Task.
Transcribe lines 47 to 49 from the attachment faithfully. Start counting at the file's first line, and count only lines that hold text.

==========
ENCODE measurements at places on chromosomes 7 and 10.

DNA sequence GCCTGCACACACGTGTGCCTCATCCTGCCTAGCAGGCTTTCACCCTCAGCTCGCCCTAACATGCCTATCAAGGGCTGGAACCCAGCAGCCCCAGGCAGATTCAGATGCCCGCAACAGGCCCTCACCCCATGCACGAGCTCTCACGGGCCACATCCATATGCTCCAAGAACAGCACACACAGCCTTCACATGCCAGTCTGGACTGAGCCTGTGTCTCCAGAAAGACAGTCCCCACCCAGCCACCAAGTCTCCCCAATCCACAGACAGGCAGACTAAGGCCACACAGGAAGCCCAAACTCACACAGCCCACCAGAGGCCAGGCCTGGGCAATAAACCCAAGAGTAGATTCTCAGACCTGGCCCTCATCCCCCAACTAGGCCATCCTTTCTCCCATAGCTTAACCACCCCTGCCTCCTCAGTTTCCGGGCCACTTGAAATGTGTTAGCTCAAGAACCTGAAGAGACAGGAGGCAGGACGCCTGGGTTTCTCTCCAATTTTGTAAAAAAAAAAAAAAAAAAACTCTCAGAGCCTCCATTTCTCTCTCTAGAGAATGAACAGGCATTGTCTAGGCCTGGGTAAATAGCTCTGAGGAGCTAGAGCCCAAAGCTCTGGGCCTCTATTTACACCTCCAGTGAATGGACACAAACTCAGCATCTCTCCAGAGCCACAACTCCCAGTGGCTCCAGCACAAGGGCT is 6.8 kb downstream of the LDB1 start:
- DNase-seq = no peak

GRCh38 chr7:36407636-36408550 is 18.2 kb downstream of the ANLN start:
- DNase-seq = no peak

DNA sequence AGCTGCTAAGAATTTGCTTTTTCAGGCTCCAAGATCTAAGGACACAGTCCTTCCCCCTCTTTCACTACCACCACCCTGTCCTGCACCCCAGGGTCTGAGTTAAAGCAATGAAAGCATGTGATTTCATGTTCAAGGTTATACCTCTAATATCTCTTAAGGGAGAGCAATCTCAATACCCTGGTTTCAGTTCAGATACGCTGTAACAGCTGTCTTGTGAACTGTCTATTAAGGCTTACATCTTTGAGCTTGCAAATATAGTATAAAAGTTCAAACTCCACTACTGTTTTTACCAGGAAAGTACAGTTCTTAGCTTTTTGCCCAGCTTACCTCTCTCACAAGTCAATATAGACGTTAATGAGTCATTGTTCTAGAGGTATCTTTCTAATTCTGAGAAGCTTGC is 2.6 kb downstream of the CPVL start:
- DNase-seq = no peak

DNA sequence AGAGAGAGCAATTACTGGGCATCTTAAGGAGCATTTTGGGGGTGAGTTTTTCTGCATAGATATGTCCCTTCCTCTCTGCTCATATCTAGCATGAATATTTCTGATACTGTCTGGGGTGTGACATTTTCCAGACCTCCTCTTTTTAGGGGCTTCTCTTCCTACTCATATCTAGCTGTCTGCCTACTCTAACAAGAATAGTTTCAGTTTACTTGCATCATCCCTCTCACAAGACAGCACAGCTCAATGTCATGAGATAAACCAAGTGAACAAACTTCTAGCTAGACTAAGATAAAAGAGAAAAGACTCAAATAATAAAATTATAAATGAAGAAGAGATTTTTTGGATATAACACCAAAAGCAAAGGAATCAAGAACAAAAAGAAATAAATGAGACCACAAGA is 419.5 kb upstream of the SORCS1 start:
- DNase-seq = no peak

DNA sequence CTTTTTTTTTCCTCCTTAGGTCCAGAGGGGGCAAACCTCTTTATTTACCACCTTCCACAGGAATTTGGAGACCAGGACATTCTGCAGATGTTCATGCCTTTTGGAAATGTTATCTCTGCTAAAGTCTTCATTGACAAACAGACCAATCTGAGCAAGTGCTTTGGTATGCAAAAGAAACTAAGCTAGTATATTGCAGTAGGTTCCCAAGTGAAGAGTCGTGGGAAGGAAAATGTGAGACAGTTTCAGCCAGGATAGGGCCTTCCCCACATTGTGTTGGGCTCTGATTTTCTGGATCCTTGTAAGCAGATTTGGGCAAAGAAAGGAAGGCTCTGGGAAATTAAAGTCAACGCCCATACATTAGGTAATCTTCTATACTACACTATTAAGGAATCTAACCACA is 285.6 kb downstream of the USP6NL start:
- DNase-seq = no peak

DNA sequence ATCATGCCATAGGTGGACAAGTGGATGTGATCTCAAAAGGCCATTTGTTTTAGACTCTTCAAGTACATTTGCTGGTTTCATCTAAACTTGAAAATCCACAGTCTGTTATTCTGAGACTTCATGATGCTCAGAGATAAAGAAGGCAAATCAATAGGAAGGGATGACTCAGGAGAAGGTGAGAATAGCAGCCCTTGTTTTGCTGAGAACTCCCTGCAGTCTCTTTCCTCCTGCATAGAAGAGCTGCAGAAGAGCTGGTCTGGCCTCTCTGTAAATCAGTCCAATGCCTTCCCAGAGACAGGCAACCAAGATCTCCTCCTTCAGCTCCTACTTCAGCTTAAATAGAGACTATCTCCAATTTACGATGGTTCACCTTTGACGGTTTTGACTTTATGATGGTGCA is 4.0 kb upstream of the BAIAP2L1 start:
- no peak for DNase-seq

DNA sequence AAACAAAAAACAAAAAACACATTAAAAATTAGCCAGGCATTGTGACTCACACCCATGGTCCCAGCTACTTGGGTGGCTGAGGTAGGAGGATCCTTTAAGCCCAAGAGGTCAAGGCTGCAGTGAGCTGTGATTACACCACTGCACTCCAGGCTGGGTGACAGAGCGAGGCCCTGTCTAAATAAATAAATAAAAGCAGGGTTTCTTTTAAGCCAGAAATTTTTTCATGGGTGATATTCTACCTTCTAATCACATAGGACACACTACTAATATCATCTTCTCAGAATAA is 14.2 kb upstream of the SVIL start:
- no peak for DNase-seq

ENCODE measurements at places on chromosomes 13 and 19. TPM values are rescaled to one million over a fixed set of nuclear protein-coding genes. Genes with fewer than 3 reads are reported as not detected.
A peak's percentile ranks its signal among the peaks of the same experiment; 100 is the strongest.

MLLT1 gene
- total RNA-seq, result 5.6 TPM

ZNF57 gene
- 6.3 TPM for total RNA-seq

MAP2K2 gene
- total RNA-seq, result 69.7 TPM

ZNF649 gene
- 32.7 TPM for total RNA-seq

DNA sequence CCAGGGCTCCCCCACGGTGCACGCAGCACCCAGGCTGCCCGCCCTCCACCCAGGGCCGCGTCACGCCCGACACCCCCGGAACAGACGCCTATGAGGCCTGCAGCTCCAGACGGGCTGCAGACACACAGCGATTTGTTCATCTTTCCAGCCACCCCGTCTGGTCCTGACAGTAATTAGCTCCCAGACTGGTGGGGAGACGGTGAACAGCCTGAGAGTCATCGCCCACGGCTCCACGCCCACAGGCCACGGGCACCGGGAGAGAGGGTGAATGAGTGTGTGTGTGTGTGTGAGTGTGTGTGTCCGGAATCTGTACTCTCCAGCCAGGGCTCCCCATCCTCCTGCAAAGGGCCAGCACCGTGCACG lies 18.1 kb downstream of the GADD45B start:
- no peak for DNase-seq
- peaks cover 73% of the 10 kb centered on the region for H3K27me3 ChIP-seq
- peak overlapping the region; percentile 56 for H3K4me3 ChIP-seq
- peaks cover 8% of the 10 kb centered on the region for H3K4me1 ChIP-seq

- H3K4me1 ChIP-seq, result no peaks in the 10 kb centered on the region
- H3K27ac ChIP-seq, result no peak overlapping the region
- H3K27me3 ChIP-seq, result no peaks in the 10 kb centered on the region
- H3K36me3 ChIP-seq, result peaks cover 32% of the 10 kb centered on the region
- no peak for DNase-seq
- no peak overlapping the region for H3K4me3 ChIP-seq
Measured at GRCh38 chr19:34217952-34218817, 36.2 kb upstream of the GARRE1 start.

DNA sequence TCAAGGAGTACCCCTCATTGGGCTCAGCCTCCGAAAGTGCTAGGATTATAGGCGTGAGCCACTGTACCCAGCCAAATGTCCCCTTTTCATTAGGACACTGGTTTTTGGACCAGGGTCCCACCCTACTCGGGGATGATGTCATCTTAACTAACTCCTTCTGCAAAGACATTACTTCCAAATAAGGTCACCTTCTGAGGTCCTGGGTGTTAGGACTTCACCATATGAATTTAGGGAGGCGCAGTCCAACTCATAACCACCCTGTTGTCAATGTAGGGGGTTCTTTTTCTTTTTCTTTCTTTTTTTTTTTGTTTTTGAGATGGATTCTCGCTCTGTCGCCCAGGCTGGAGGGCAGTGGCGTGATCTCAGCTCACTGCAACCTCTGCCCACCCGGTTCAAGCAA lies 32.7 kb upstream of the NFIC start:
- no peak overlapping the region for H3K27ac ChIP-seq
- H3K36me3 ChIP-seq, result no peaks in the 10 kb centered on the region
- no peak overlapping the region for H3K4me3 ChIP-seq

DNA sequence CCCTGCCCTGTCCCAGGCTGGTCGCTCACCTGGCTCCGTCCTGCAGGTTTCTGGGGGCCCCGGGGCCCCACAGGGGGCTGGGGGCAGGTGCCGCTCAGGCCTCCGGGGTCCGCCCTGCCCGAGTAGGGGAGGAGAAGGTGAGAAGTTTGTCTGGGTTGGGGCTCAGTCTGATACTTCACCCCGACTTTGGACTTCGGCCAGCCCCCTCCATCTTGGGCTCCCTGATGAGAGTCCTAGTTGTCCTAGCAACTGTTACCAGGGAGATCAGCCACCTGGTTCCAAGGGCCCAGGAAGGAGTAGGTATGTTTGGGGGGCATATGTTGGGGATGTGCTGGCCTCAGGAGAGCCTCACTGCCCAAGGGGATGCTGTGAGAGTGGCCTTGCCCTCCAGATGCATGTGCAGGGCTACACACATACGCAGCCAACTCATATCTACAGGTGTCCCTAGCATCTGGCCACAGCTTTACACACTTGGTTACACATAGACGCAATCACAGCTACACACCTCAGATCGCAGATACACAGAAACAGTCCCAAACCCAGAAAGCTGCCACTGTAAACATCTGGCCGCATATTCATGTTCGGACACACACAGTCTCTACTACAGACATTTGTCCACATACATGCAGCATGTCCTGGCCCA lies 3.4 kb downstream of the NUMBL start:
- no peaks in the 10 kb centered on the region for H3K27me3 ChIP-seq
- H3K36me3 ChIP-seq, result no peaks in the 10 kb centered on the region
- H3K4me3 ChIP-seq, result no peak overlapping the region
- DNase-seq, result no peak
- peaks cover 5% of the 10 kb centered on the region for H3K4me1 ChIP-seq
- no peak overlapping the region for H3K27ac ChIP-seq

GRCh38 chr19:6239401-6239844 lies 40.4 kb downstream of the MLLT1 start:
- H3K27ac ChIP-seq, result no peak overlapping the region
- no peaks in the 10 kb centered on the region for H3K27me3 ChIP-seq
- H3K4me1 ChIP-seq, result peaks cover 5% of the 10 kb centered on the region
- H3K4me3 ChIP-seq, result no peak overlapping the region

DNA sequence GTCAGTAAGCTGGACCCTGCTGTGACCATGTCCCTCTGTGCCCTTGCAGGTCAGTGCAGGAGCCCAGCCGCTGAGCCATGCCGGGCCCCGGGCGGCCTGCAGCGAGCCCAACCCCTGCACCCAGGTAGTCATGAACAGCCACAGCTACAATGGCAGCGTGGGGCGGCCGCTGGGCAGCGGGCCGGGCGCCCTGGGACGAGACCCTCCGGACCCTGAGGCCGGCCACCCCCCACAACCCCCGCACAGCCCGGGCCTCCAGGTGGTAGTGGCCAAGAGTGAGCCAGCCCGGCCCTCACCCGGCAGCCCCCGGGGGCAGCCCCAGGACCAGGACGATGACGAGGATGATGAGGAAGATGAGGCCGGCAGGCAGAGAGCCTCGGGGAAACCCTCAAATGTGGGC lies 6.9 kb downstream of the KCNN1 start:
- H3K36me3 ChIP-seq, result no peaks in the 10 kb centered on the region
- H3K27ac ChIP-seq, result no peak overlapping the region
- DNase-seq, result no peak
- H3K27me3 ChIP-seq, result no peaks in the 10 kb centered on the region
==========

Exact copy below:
- peaks cover 5% of the 10 kb centered on the region for H3K4me1 ChIP-seq
- no peak overlapping the region for H3K27ac ChIP-seq

GRCh38 chr19:6239401-6239844 lies 40.4 kb downstream of the MLLT1 start: